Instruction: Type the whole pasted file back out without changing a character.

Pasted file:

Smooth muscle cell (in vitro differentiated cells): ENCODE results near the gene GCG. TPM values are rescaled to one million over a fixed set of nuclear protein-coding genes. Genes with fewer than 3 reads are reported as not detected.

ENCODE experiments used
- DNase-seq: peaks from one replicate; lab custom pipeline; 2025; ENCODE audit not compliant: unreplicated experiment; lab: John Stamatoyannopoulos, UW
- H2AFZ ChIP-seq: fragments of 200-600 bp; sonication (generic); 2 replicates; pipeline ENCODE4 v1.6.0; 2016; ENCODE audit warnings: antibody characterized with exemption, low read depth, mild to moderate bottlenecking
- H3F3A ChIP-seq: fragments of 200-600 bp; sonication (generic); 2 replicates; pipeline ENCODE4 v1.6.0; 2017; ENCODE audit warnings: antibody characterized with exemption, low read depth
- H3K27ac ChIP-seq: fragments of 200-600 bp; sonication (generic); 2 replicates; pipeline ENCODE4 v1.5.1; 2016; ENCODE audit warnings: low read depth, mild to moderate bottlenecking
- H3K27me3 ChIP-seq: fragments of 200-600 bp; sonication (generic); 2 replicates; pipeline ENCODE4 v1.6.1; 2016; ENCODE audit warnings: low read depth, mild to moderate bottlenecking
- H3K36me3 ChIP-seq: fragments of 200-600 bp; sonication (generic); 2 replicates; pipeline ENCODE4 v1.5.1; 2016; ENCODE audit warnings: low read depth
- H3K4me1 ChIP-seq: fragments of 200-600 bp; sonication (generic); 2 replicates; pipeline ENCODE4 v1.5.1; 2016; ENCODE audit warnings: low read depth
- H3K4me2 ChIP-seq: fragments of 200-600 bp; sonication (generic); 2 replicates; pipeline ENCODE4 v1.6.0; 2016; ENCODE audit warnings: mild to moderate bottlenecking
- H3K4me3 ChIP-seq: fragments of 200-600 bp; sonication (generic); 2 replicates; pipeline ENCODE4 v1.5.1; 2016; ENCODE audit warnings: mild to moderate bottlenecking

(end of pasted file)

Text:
Smooth muscle cell (in vitro differentiated cells): ENCODE results near the gene GCG. TPM values are rescaled to one million over a fixed set of nuclear protein-coding genes. Genes with fewer than 3 reads are reported as not detected.

ENCODE experiments used
- DNase-seq: peaks from one replicate; lab custom pipeline; 2025; ENCODE audit not compliant: unreplicated experiment; lab: John Stamatoyannopoulos, UW
- H2AFZ ChIP-seq: fragments of 200-600 bp; sonication (generic); 2 replicates; pipeline ENCODE4 v1.6.0; 2016; ENCODE audit warnings: antibody characterized with exemption, low read depth, mild to moderate bottlenecking
- H3F3A ChIP-seq: fragments of 200-600 bp; sonication (generic); 2 replicates; pipeline ENCODE4 v1.6.0; 2017; ENCODE audit warnings: antibody characterized with exemption, low read depth
- H3K27ac ChIP-seq: fragments of 200-600 bp; sonication (generic); 2 replicates; pipeline ENCODE4 v1.5.1; 2016; ENCODE audit warnings: low read depth, mild to moderate bottlenecking
- H3K27me3 ChIP-seq: fragments of 200-600 bp; sonication (generic); 2 replicates; pipeline ENCODE4 v1.6.1; 2016; ENCODE audit warnings: low read depth, mild to moderate bottlenecking
- H3K36me3 ChIP-seq: fragments of 200-600 bp; sonication (generic); 2 replicates; pipeline ENCODE4 v1.5.1; 2016; ENCODE audit warnings: low read depth
- H3K4me1 ChIP-seq: fragments of 200-600 bp; sonication (generic); 2 replicates; pipeline ENCODE4 v1.5.1; 2016; ENCODE audit warnings: low read depth
- H3K4me2 ChIP-seq: fragments of 200-600 bp; sonication (generic); 2 replicates; pipeline ENCODE4 v1.6.0; 2016; ENCODE audit warnings: mild to moderate bottlenecking
- H3K4me3 ChIP-seq: fragments of 200-600 bp; sonication (generic); 2 replicates; pipeline ENCODE4 v1.5.1; 2016; ENCODE audit warnings: mild to moderate bottlenecking